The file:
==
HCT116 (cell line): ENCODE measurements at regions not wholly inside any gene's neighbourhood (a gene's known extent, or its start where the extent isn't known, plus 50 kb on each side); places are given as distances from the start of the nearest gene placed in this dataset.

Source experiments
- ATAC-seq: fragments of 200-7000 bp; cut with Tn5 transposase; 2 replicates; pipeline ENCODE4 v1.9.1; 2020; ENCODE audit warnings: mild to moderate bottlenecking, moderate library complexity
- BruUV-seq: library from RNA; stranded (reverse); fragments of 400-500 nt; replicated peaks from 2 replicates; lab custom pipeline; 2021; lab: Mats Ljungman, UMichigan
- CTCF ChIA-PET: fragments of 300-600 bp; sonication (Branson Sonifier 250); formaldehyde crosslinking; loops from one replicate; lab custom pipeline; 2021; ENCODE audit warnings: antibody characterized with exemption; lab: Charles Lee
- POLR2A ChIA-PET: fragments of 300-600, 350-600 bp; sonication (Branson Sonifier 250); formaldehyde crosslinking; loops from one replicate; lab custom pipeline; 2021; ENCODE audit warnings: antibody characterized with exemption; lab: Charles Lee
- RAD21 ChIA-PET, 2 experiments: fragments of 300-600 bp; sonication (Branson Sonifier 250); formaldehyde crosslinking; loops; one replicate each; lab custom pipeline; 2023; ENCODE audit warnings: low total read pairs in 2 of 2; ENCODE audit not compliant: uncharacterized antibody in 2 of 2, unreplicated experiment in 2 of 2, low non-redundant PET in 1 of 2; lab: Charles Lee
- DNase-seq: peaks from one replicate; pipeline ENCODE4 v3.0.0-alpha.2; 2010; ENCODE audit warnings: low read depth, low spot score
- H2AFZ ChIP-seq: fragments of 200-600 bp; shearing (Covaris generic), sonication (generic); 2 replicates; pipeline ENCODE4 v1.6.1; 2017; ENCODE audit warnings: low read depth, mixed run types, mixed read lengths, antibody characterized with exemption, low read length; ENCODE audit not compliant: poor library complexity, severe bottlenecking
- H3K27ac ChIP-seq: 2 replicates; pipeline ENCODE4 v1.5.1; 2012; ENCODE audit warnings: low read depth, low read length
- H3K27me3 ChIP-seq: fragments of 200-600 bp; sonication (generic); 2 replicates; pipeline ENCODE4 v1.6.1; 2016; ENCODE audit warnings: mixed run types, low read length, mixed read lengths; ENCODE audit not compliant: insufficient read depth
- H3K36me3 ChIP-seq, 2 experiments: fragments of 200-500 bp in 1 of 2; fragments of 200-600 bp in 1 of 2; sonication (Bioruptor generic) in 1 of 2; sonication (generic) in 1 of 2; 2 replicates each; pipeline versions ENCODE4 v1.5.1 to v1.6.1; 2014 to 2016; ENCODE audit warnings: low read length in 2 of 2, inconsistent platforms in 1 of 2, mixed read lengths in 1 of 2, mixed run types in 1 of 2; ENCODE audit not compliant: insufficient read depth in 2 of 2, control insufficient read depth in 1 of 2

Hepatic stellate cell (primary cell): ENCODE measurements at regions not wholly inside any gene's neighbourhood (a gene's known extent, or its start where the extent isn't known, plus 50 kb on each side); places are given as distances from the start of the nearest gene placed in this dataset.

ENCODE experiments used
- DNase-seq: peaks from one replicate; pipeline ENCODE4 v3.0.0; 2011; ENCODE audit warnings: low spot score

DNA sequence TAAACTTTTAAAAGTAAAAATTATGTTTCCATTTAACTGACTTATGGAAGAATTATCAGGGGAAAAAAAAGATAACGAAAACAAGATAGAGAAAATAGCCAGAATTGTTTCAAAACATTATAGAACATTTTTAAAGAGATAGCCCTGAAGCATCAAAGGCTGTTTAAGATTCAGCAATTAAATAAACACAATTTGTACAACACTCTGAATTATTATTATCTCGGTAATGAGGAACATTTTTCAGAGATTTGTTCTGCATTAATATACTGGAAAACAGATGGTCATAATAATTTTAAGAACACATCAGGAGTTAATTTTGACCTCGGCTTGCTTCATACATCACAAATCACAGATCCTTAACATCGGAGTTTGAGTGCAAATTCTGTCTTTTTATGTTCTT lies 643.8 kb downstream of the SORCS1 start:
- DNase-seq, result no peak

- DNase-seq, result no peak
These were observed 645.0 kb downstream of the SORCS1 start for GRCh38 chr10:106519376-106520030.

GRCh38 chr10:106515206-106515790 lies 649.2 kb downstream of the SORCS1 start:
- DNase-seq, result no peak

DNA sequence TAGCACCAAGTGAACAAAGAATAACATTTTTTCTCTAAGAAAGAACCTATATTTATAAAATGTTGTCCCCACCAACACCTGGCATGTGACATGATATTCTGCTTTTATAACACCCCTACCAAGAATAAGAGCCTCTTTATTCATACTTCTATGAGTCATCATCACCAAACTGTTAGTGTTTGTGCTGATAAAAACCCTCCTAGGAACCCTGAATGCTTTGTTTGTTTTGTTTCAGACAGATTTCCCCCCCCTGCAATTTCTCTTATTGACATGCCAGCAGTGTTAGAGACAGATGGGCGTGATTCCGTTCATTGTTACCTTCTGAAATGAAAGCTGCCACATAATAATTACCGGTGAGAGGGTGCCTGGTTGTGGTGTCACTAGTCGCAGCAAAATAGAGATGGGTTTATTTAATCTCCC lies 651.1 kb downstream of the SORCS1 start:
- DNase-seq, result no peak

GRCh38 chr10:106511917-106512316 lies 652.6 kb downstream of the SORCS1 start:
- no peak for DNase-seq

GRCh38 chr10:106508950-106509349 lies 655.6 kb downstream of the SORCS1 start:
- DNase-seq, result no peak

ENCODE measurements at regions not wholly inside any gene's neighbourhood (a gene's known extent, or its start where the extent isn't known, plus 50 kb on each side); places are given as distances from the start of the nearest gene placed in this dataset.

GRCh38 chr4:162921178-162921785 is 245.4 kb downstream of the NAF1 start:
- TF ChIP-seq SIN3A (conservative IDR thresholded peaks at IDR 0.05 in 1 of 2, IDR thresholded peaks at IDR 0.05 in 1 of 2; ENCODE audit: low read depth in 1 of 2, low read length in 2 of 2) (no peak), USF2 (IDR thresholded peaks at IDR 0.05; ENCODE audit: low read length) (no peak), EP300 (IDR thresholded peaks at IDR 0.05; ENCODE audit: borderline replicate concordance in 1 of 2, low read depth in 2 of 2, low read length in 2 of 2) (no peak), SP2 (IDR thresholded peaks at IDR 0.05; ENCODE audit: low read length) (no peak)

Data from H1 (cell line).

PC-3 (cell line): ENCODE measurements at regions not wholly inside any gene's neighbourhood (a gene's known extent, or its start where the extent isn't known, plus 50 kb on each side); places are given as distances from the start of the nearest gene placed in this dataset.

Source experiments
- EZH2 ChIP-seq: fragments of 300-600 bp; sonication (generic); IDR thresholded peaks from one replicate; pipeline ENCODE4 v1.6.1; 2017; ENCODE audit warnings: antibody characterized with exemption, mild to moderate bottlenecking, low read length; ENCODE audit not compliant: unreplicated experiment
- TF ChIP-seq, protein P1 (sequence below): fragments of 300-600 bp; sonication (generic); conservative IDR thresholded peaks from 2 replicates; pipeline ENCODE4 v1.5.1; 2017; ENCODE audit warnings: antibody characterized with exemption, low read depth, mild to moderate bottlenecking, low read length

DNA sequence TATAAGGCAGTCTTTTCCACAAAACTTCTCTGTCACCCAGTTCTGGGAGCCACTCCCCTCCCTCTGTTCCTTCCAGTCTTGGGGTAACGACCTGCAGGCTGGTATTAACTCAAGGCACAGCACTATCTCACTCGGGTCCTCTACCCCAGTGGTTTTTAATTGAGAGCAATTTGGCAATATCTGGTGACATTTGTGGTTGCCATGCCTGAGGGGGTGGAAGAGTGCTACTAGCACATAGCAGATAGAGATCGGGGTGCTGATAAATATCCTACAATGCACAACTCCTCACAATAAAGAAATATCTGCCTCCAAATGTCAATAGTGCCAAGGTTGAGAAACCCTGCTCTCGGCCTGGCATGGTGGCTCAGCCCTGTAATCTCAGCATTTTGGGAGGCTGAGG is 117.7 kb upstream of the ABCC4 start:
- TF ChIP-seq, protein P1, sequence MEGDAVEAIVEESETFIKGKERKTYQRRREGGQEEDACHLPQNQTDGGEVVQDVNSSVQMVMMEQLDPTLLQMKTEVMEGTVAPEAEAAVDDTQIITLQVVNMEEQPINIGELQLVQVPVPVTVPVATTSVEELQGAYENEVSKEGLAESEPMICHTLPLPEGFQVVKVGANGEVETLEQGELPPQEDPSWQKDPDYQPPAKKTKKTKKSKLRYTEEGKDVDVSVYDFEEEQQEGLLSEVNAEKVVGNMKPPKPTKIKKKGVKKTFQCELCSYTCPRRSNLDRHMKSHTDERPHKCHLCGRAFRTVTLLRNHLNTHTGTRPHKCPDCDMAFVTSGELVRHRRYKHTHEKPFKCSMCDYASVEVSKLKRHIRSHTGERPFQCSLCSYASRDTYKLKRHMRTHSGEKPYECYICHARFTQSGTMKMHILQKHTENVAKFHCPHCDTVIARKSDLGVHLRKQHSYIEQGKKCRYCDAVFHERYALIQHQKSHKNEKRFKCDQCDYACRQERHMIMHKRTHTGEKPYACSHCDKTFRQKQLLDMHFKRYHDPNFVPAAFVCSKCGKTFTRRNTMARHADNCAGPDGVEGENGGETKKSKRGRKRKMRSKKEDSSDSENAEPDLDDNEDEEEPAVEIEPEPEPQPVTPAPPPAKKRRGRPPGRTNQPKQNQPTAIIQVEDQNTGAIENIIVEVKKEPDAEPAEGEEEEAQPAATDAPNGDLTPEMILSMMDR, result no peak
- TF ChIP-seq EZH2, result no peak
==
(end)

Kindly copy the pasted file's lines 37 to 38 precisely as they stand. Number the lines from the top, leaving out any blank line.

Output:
- TF ChIP-seq, protein P1, sequence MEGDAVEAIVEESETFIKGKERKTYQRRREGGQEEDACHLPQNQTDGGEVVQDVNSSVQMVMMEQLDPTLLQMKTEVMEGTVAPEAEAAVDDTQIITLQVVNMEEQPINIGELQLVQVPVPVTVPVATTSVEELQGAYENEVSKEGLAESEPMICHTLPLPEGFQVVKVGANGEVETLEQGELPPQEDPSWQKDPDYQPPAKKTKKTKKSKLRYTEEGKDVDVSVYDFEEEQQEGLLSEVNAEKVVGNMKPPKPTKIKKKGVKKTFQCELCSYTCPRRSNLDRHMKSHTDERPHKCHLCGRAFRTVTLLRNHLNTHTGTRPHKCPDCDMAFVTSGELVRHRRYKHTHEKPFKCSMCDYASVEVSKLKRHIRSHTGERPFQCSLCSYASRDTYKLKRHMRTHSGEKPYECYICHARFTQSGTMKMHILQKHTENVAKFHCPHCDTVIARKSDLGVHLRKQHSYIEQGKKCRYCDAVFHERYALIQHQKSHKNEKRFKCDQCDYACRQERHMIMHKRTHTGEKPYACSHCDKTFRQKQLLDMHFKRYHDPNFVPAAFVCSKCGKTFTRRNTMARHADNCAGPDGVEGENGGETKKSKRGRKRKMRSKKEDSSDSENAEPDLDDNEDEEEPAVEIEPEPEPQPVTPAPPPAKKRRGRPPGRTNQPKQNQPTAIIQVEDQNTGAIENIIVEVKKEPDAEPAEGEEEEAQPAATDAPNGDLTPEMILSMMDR, result no peak
- TF ChIP-seq EZH2, result no peak